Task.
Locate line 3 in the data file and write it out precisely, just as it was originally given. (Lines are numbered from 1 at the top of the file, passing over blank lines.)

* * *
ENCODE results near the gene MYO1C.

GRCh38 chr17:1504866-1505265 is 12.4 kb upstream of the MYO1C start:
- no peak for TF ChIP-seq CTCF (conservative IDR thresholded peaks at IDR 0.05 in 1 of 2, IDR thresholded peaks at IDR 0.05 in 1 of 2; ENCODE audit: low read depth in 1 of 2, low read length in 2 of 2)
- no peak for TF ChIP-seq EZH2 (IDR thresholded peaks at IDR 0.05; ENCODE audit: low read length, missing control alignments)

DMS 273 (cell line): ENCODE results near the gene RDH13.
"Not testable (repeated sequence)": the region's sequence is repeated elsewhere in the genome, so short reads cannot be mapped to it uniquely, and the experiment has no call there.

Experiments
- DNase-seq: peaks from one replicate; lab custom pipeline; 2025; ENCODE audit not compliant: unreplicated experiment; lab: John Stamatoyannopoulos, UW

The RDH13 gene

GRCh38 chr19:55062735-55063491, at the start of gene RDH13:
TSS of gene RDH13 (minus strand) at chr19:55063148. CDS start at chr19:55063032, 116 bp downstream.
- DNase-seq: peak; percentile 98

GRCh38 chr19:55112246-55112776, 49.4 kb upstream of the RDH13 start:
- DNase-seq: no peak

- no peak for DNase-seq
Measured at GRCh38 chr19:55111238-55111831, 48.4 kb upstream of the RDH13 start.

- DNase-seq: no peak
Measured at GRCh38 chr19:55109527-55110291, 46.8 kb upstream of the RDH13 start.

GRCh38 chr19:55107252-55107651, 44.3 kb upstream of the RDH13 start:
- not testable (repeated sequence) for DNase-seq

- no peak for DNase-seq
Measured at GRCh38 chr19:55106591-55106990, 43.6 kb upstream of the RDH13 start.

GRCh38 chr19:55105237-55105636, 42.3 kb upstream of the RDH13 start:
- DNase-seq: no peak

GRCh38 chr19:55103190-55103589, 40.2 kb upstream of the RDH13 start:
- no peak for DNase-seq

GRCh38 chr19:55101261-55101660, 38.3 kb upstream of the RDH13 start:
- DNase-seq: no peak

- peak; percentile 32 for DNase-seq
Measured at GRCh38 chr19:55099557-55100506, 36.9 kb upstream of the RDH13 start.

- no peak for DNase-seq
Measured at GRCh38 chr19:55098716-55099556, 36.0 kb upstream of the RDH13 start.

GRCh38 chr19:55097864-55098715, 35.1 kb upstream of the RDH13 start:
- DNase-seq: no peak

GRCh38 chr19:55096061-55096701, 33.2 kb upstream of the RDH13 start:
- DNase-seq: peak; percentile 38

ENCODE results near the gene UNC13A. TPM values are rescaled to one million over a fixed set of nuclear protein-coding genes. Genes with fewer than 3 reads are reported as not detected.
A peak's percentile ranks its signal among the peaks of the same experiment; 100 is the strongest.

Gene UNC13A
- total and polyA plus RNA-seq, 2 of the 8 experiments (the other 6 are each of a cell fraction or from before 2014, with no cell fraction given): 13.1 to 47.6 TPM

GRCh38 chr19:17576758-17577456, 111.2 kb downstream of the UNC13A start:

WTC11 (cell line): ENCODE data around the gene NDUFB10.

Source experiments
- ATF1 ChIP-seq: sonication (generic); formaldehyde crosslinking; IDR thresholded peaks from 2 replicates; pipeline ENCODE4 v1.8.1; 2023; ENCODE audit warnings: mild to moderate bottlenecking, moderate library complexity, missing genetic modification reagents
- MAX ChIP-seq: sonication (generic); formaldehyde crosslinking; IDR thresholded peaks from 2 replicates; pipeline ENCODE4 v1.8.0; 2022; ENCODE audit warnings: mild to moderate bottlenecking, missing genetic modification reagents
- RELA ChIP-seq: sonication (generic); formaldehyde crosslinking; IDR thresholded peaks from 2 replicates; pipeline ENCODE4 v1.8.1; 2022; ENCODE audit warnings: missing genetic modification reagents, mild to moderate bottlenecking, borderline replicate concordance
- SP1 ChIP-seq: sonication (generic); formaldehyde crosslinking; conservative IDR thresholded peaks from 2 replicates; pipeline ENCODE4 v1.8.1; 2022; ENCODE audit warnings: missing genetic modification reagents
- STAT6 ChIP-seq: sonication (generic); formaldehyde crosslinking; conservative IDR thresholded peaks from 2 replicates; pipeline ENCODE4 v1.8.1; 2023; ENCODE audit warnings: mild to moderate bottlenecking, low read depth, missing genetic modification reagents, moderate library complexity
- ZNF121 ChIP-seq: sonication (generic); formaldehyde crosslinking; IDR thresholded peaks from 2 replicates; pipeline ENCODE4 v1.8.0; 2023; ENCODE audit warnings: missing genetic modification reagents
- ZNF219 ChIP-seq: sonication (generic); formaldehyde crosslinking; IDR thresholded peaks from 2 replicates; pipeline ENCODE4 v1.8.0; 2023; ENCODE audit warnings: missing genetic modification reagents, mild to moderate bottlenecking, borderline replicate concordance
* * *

- no peak for TF ChIP-seq CTCF (conservative IDR thresholded peaks at IDR 0.05 in 1 of 2, IDR thresholded peaks at IDR 0.05 in 1 of 2; ENCODE audit: low read depth in 1 of 2, low read length in 2 of 2)